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More hurricanes predicted this season in Atlantic Ocean

Staff Writer |
Meteorologists at the NOAA Climate Prediction Center said today that the Atlantic Ocean could face another hurricane season above normal this year.

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According to experts from the U.S. National Oceanic and Atmospheric Administration (NOAA), for the already-initiated Atlantic hurricane season, which runs from June 1 to November 30, they forecast a 45 percent chance of a season above normal.

In addition, they forecast a 35 percent chance of an almost normal season, and only 20 percent below normal.

Regarding the phenomena that can occur, a probability of 70 percent of 11 to 17 named storms (winds of 62 kilometers per hour or more) are expected, of which five to nine could become hurricanes (winds of 119 kph or more); forecasts also include the formation of two to four major hurricanes (category 3, 4 or 5, winds of 178 kph or more).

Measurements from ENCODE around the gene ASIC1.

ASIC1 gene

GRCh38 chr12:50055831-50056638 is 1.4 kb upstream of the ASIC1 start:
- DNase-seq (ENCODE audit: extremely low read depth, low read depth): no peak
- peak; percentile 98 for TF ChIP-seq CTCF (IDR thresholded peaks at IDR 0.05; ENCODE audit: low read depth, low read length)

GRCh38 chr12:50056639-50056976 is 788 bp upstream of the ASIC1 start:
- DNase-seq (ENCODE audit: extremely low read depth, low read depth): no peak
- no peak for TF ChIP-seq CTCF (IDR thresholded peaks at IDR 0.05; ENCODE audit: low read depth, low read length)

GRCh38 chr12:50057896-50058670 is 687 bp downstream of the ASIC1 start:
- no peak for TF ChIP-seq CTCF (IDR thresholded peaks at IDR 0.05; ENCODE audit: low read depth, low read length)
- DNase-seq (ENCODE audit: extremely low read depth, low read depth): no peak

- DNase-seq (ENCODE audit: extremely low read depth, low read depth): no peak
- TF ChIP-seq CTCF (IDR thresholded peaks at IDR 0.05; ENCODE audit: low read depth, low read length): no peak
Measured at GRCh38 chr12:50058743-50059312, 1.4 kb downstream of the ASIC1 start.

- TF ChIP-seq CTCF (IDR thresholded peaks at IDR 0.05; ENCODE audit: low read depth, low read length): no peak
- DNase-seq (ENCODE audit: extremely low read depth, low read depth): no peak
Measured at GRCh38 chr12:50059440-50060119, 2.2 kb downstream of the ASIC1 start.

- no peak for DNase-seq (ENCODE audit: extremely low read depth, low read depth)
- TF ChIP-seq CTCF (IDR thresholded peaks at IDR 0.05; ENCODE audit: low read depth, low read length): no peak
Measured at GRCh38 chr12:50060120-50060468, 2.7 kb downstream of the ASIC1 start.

An average hurricane season produces 12 named storms of which six become hurricanes, including three major hurricanes.

The estimates reflect our expectation of a weak or non-existent El Niño phenomenon, near or above average sea surface temperatures across the tropical Atlantic Ocean and the Caribbean Sea, and an average or lower than average wind shear in the same region, explained Gerry Bell, lead scientist of NOAA's Seasonal Hurricane Outlook Team.

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